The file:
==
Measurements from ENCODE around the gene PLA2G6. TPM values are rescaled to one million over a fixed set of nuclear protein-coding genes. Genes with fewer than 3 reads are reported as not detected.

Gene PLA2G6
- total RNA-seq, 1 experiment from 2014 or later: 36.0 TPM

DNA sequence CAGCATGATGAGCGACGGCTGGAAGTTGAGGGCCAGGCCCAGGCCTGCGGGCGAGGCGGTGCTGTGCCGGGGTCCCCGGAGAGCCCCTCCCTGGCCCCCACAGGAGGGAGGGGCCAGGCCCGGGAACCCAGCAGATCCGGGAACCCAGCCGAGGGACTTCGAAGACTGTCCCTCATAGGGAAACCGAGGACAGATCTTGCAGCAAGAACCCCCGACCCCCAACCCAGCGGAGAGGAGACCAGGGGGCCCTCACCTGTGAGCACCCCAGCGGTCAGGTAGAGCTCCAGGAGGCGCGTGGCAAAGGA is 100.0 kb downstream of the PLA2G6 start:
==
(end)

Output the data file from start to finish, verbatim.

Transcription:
Measurements from ENCODE around the gene PLA2G6. TPM values are rescaled to one million over a fixed set of nuclear protein-coding genes. Genes with fewer than 3 reads are reported as not detected.

Gene PLA2G6
- total RNA-seq, 1 experiment from 2014 or later: 36.0 TPM

DNA sequence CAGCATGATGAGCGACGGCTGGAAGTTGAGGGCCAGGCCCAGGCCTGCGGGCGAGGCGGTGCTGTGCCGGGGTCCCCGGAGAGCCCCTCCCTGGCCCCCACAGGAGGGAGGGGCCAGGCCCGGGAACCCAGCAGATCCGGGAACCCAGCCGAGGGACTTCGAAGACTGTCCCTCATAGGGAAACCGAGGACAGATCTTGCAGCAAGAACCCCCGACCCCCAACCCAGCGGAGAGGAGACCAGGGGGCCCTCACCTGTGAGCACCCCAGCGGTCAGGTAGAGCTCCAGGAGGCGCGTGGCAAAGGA is 100.0 kb downstream of the PLA2G6 start: